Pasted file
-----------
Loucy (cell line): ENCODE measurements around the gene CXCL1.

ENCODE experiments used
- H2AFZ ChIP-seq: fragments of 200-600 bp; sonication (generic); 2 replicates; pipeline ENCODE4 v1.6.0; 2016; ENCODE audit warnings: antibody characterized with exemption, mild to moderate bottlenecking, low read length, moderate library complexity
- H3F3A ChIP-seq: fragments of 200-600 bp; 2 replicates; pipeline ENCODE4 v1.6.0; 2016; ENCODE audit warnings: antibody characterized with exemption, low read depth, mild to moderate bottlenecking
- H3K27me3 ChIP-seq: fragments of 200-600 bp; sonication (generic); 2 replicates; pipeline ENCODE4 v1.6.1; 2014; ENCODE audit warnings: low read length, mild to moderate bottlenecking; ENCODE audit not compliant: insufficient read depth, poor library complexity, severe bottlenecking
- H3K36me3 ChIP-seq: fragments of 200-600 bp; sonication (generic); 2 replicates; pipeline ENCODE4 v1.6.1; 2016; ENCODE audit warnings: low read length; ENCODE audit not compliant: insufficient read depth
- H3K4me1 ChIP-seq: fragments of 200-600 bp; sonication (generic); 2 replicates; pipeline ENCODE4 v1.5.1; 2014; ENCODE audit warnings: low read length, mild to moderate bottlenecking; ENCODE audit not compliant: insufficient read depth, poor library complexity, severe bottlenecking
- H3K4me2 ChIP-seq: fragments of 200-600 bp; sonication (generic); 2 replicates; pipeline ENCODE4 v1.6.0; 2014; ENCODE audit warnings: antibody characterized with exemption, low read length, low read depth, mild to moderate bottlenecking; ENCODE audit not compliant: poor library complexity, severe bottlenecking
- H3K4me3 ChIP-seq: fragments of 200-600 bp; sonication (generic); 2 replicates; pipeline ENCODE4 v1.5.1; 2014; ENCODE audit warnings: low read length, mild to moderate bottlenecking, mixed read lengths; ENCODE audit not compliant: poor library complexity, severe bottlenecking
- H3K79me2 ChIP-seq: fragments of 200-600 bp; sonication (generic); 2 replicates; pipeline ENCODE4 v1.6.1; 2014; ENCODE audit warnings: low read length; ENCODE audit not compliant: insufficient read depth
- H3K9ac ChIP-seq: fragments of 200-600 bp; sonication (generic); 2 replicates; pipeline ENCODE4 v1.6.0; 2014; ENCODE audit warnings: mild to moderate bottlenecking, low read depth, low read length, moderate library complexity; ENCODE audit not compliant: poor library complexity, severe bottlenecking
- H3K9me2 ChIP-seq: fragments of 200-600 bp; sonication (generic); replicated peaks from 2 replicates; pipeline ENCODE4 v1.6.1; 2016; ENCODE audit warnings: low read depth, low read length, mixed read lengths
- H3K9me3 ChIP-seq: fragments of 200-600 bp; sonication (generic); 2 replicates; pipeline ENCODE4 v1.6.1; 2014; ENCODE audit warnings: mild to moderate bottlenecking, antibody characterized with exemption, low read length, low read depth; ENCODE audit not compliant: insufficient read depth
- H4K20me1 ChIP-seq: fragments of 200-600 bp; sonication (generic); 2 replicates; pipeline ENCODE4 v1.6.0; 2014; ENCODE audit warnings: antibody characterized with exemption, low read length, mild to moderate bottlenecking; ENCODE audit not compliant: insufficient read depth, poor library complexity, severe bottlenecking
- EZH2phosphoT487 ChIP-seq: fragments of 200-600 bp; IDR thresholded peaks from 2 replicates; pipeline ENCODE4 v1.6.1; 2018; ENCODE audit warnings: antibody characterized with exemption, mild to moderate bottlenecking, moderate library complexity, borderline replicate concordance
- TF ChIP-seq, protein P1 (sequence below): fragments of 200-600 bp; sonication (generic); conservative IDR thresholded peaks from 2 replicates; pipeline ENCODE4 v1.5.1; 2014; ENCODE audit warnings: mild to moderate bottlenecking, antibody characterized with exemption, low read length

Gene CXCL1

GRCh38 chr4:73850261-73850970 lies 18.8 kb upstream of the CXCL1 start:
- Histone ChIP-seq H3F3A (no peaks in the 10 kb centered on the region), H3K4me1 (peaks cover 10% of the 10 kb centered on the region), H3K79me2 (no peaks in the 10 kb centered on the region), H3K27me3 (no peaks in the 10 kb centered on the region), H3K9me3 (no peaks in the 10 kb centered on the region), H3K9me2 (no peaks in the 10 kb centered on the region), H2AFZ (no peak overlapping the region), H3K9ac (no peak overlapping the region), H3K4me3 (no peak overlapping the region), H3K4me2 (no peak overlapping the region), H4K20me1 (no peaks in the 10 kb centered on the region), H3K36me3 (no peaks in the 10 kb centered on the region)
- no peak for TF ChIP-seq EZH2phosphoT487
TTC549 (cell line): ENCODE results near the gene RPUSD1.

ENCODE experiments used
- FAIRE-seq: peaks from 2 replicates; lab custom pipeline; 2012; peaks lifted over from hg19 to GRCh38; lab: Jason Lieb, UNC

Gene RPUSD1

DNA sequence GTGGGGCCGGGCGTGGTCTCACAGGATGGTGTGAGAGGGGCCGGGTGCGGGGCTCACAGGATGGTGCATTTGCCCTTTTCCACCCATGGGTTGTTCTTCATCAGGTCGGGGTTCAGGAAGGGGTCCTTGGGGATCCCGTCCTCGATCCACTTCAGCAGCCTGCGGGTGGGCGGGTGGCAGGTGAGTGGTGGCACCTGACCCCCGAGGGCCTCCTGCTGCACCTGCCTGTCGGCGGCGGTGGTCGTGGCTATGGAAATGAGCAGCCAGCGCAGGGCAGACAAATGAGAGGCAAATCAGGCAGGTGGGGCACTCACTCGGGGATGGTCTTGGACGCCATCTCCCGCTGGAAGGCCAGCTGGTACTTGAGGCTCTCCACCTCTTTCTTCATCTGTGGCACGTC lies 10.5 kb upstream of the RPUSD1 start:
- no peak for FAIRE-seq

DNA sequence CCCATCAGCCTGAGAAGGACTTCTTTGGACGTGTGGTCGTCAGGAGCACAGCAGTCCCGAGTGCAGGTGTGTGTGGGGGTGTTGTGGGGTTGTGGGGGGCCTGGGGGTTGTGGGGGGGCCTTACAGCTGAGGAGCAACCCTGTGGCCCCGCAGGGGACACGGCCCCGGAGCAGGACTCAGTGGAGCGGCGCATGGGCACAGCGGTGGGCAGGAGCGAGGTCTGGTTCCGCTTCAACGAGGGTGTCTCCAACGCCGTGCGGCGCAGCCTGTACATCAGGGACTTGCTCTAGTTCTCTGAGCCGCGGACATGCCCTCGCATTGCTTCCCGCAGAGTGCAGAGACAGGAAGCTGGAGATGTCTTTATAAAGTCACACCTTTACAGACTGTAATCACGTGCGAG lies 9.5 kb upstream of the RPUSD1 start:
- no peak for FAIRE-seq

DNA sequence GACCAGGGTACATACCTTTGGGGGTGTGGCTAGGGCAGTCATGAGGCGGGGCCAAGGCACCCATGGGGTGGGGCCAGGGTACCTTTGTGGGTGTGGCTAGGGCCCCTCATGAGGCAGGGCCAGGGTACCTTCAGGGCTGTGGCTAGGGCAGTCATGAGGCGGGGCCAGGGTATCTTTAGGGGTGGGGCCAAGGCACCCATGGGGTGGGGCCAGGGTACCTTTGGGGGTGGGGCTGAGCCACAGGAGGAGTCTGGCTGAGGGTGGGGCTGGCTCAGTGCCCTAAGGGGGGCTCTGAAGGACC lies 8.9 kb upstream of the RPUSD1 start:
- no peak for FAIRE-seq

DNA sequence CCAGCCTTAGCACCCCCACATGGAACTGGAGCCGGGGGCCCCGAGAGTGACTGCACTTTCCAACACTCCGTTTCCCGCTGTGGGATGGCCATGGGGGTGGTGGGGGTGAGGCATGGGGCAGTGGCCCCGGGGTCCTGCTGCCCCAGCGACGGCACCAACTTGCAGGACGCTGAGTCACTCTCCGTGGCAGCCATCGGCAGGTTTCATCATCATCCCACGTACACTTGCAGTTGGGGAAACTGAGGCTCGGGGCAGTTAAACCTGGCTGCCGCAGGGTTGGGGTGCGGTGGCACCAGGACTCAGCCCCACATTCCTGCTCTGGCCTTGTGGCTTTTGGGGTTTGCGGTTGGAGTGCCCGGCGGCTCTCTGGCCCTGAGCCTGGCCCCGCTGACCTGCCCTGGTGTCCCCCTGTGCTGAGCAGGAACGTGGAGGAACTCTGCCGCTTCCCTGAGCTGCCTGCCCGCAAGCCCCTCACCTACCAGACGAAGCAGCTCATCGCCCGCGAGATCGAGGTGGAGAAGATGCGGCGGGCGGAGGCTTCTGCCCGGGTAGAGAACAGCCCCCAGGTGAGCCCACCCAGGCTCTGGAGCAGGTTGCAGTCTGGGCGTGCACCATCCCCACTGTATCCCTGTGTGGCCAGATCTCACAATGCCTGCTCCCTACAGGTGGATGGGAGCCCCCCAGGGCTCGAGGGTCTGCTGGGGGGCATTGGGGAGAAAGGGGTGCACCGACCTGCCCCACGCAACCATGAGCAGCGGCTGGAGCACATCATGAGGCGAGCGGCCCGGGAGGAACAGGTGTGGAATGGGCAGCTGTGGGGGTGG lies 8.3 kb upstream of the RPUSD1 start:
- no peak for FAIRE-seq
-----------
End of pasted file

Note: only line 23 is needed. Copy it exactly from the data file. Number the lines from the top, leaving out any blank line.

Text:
- FAIRE-seq: peaks from 2 replicates; lab custom pipeline; 2012; peaks lifted over from hg19 to GRCh38; lab: Jason Lieb, UNC